I really wish I knew some. Having just come back from holiday in France, Germany and Holland, amongst others, I realise just how poor at them I am.
The asking of questions is ok, I could do that bit, ish. It’s the responses I can’t deal with. Luckily, I worked out on my second foray into Holland during the trip that if a Dutch person replies incomprehensibly to you when you’ve just asked them for something, they are probably just wondering whether you want cream with it.
The real trouble starts when you’re driving perilously close to the three way border between France, Germany and Luxembourg. Just as you’ve retrieved the dregs of the German you learnt at school from the depths of your brain, you’re not in Germany any more, and what you desperately need to do is put all your doppelzimmers and zahlens away, and bring out your chambres, and l’additions etc… it’s all very confusing. And then woe betide if you actually wanted to string a sentence together, because you’ve got to stop bunging a load of verbs at the end of your sentence in the hope that they will make it intelligible to your bewildered waitress. Doesn’t go down at all well in France.
One particularly confusing place to be is a border town. About half way into the trip we stopped to find a postbox in a lovely little town called Ehnen on the Moselle river. I spotted one on the wall of a shop. It was inscribed with the words ‘Briefkasten’ and also ‘Boite Aux Lettres’. In fact, everything in Ehnen was labelled in German and French. I wandered into the shop, in the hope of finding somebody who could tell me whether my German stamps would work in this crazy box of theirs. Unsure what language to attempt my opening line in, I opted for English. This didn’t work particularly well as the two men in the shop spoke only German, and only French respectively. This is what they told me, although they were engaged in animated conversation when I rudely interrupted them, so who knows. I eventually managed to ascertain that my postcards would probably reach their destinations, and I believe they have, so all is well.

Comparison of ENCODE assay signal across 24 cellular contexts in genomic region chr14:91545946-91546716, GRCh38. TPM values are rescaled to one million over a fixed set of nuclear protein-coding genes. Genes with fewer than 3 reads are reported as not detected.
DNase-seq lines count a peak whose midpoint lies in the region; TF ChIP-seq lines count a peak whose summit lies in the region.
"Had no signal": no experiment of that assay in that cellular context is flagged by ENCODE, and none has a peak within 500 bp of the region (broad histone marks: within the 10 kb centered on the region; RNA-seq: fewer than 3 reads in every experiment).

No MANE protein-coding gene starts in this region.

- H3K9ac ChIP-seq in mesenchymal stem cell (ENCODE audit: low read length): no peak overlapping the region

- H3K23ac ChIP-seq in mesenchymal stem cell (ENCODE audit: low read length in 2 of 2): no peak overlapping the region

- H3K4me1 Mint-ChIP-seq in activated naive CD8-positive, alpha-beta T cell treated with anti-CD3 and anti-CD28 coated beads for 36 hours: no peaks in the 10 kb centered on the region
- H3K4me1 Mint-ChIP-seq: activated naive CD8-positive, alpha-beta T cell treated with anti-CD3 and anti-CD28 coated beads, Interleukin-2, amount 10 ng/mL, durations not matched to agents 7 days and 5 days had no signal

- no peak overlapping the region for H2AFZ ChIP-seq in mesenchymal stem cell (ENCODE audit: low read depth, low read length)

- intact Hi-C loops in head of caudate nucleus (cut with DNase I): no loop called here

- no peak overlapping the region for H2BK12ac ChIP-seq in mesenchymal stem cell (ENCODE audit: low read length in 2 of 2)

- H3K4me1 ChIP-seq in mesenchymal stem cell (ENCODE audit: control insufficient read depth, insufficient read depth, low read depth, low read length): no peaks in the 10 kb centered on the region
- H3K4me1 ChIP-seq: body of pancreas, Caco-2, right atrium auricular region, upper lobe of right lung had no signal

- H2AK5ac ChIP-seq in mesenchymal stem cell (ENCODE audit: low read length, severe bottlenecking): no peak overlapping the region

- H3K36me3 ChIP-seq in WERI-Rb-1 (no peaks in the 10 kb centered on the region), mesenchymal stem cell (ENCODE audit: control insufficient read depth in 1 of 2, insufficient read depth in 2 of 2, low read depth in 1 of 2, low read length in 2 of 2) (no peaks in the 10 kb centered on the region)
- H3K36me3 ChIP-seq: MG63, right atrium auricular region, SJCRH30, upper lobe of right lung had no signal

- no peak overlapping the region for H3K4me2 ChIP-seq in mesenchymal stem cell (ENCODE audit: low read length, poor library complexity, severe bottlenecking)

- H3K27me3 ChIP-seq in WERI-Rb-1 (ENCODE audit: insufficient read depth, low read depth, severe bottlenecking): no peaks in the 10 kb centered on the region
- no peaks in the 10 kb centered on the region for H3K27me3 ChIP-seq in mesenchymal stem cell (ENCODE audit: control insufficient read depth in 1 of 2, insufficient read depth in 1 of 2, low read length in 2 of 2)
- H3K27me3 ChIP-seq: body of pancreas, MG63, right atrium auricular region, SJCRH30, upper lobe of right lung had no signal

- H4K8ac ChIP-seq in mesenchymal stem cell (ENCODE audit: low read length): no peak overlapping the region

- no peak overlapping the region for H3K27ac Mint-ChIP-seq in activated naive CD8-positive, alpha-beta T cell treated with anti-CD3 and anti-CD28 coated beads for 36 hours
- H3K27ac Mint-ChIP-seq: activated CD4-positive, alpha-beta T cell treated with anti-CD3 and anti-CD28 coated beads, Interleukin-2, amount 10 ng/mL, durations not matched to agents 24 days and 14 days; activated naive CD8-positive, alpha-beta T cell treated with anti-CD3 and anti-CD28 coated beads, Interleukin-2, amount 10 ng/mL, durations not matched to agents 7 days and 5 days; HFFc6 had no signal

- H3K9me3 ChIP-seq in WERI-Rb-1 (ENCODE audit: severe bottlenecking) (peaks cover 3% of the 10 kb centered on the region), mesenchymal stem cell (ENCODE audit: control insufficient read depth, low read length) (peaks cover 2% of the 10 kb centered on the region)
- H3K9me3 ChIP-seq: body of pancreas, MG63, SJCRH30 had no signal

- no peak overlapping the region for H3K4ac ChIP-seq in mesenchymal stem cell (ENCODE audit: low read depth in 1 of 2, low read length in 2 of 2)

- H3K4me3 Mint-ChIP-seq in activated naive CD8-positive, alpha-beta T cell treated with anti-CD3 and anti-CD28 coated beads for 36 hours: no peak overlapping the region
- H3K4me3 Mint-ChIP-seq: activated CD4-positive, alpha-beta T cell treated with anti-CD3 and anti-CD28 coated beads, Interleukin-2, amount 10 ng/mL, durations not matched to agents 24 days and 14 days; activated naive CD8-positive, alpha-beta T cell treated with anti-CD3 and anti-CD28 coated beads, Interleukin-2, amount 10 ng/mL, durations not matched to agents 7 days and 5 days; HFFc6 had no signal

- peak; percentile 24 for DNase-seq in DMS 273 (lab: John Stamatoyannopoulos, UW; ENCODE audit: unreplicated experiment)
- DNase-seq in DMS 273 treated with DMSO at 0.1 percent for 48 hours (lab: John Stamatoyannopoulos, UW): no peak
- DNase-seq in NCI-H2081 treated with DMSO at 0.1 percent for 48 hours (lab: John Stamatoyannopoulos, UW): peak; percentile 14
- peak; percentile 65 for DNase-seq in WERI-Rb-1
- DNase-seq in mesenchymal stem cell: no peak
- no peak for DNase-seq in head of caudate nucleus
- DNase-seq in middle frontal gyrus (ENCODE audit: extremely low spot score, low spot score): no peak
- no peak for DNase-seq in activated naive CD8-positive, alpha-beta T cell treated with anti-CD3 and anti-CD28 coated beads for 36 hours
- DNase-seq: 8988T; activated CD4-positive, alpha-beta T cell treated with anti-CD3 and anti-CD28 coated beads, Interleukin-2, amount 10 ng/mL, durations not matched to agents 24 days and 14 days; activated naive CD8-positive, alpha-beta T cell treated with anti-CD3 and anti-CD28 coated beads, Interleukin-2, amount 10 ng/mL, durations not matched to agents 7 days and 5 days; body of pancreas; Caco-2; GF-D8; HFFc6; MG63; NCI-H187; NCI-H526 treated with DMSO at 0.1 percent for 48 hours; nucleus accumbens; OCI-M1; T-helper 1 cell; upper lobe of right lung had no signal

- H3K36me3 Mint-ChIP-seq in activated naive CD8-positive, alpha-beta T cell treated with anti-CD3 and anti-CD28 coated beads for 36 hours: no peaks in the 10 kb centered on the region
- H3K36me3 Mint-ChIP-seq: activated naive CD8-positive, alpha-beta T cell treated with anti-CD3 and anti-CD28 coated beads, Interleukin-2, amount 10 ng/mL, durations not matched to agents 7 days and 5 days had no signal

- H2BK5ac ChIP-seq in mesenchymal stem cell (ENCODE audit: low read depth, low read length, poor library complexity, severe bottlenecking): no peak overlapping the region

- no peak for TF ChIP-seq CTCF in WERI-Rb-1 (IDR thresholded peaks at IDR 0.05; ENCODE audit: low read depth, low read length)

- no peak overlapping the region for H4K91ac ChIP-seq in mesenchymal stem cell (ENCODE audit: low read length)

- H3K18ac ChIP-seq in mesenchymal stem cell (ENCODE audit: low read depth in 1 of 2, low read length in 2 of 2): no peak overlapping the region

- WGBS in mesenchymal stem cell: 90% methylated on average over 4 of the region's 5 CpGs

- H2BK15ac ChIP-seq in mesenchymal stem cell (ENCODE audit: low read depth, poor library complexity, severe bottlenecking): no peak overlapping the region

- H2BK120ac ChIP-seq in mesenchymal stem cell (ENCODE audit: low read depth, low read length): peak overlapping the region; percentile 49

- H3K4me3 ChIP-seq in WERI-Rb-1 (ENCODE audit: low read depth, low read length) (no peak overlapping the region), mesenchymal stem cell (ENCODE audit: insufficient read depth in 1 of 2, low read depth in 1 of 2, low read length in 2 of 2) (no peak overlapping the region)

The annoying thing is that learning a language properly seems the natural number one priority when you are up to your neck in maps, desperately trying to work out what language you need to ask directions in for this five minute period of your life, but having returned to British soil, and not being able to speak to the waitress in the local caff because she only speaks Polish; everything is nicely back to normal, and the urgency ebbs away.
No doubt next time I go abroad all of this will come flooding back to me, and I’ll wonder why I never did anything about it.